Skin cancers are one of the most common cancers among fair-skinned people worldwide. Although the type of skin cancer varies among persons and from region to region, a population-based study carried out by Subramaniam, PD and colleagues from Queensland University of Technology, Australia has indicated that basal cell carcinoma (BCC) and squamous cell carcinoma (SCC) have anatomical restrictions and are caused in specific regions of the body only.
Basal cell carcinoma and squamous cells carcinoma are two types of keratinocyte cancer (KC), also known as non-melanoma skin cancer (NMSC). BCCs are abnormal, uncontrolled growth of cancer cells in the deep layers off epidermis.
The tumors never spreads from where it starts and only in rare cases does it spread to other parts of the body. The tumors appear as red patches, shiny bumps and open sores.
In contrast, SCCs are tumor growth in the upper layers of epidermis. They have to be treated at once because they become disfiguring and deadly at times. They appear as elevated growths on the skin surface in the form of warts and they may crust or bleed.
In addition, BCCs have a tendency to occur on the head, neck and trunk while SCCs commonly occur on the hands, back and buttocks.
The Skin Cancer Foundation reports that BCC is the most common form of cancer while SCC is the second most common form of cancer. According to experts, BCC accounts for 80% of KC cases while SCC accounts for 20% of KC cases.
As fair skinned people are sensitive to sunlight, Australians are particularly susceptible to skin cancer. The Cancer Council of Australia reports that 32.6% of cancer cases were of skin cancers and records show that there were 950,000 KC cases in 2011-2012 which were treated by paid Medicare services.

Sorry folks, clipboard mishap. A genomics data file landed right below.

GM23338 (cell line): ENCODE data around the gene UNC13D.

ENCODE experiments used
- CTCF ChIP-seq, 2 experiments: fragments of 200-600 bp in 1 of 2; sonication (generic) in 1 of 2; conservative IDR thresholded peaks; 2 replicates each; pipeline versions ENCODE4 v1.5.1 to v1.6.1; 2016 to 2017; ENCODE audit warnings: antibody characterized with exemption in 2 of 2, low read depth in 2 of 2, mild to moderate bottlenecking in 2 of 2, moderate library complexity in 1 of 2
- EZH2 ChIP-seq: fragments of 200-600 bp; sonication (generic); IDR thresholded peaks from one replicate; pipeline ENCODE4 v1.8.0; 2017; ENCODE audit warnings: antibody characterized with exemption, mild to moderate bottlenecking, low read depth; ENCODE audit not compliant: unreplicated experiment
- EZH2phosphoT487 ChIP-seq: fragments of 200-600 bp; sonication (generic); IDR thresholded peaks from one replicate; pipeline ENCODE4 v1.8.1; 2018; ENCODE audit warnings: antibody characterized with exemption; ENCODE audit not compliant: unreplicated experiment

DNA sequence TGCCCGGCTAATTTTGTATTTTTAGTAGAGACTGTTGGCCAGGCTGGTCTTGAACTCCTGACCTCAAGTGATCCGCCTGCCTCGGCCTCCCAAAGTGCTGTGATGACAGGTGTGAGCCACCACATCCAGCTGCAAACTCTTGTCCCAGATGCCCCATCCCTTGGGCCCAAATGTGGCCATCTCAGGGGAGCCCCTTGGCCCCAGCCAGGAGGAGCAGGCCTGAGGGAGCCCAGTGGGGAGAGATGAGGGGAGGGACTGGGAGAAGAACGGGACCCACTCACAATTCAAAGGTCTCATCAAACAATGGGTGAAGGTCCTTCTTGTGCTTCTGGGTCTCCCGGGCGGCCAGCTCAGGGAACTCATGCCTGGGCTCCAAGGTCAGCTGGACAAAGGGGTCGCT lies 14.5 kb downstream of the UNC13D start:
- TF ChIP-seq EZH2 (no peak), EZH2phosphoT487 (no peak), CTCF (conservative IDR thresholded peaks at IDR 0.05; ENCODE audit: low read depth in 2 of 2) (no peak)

In contrast, over 5.4 million cases of non-melanoma skin cancer are treated in more than 3.3 million people in the United States. From these statistics, BCC accounts for 4 million cases while SCC accounts for 1 million cases of skin cancer.
The data of the study was taken from the population-based QSKin Sun and Health Study in Queensland, Australia. The national medical insurance records showed that out of 37103 participants, 3398 were diagnosed with KCs from September 1, 2010 to September 30, 2012.
The QSKin Sun and Health Study was a cohort study carried out in 2011 by randomly selecting participants in Queensland. The purpose of the study was to analyze skin cancer and melanoma in the population.
The scientists calculated the relative tumor densities (RTDs) on certain body regions and calculated the rate of occurrence by dividing the proportion of tumors at a specific site by the proportion of skin area of that specific site.
The data indicated that a total of 5150 KCs were identified in 2374 participants out of which 1339 were men and 1035 were women. Out of these, 3846 (74.7%) KC cases were BCCs while the remaining were SCCs.
Analysis of the data confirmed that 1547 (40.2%) of BCCs were on the head and neck region while 1305 (33.9%) of BCCs were on the truck region. In contrast, 435 (33.4%) of SCCs were on the head and neck region and 455 (34.9%) of SCCs were on the upper limbs.